Judge says appeal can go forward in Detroit bankruptcy case while all sides keep negotiating

12/16/2013
ASSOCIATED PRESS
Judge Steven Rhodes said today that the decision can immediately be appealed to a higher court and he is thinking about whether he’ll recommend that a federal appeals court put the case on a fast track.
Judge Steven Rhodes said today that the decision can immediately be appealed to a higher court and he is thinking about whether he’ll recommend that a federal appeals court put the case on a fast track.

DETROIT — A crucial decision that keeps Detroit in bankruptcy court and puts pensions at risk can immediately be appealed to a higher court, a judge said Monday.

But Judge Steven Rhodes said he still needs a day or two to think about whether he’ll recommend that a federal appeals court put the case on a fast track.

At issue is Rhodes’ Dec. 3 opinion that changed the tone of Detroit’s bankruptcy case. He found the city eligible to remake itself under Chapter 9, saying it was impossible for officials to genuinely negotiate before the July filing. He also declared that pensions aren’t immune to cuts in a final plan, contrary to the Michigan Constitution.

Attorney Lisa Fenning said pension funds aren’t trying to stop the bankruptcy process and will continue to negotiate with the city as it tries to come up with a broad plan to restructure $18 billion in long-term debt.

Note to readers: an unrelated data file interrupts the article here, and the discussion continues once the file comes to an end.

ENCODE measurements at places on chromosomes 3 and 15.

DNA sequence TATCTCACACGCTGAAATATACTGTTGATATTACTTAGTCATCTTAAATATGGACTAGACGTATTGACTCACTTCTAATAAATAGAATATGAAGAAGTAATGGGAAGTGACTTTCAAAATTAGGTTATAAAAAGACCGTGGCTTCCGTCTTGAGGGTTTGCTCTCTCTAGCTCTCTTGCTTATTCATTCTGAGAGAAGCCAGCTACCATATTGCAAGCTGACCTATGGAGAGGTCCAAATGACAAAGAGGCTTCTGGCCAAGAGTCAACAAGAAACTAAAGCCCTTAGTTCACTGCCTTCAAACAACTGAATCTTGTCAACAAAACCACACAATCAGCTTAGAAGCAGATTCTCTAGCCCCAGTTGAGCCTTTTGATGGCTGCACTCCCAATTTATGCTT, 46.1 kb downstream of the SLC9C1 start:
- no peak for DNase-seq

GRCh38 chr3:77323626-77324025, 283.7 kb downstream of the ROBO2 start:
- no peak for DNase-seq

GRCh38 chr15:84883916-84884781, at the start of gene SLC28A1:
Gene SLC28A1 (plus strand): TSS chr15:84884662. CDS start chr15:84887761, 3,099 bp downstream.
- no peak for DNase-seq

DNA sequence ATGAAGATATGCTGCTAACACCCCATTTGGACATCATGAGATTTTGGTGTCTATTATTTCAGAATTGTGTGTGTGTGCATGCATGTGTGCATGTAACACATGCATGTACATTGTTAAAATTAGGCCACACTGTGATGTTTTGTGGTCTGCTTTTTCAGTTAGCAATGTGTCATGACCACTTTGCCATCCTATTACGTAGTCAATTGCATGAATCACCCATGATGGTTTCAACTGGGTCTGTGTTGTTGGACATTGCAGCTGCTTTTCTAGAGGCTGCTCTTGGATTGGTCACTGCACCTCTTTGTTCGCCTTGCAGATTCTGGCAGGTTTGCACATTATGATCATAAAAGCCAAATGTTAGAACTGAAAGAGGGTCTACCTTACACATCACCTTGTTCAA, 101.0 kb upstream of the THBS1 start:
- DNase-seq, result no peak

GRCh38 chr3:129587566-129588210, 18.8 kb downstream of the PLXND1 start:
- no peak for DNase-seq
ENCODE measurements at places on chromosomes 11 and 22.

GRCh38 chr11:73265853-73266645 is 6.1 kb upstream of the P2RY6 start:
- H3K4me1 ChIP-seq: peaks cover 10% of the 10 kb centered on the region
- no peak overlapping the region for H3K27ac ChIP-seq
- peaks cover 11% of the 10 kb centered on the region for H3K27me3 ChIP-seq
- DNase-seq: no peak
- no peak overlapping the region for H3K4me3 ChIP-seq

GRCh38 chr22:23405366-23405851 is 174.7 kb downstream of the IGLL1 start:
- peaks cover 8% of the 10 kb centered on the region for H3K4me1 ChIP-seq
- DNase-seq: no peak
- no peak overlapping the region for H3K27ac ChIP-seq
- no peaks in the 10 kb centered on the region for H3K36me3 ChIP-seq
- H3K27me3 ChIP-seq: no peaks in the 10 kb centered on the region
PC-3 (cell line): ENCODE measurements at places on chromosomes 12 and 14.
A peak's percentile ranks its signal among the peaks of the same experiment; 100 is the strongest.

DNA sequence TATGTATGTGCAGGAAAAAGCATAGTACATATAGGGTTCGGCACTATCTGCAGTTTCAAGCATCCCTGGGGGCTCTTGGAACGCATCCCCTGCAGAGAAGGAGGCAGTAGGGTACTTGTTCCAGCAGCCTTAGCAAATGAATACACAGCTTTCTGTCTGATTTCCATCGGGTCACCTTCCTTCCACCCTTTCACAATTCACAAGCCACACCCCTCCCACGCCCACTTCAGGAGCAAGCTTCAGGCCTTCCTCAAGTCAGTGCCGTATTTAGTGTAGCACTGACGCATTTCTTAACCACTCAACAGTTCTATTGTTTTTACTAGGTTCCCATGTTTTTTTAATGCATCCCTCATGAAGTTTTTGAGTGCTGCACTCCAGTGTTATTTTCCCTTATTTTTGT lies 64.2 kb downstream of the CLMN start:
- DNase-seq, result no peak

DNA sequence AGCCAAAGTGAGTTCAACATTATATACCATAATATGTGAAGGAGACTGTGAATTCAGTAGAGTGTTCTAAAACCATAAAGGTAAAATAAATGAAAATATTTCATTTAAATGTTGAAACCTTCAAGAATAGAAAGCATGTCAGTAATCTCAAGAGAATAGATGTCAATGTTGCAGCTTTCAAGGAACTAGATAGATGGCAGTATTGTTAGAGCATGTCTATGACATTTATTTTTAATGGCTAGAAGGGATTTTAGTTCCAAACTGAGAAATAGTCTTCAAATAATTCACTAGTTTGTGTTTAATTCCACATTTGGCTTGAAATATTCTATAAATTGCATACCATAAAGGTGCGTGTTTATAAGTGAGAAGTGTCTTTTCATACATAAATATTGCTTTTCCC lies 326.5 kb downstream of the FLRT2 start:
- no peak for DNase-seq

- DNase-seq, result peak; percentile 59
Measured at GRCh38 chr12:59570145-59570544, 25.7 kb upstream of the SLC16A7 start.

She said the best “middle ground” for her clients at the appeals court would be a decision that protects pensions but doesn’t kill the overall case.

Sharon Levine, an attorney for the American Federation of State, County and Municipal Employees, said an immediate appeal is important because the union is concerned that Rhodes’ decision could be applied in other states where governments are struggling.

“This is an issue of national importance. ... We do think having these issues decided quickly would be constructive,” she told the judge, referring to Detroit’s eligibility for bankruptcy and the impact on pensions.

Detroit emergency manager Kevyn Orr hopes to file a broad reorganization plan by January. Separately, foundations and private donors have been asked to consider raising $500 million to protect city-owned art and soften any blow to pensions.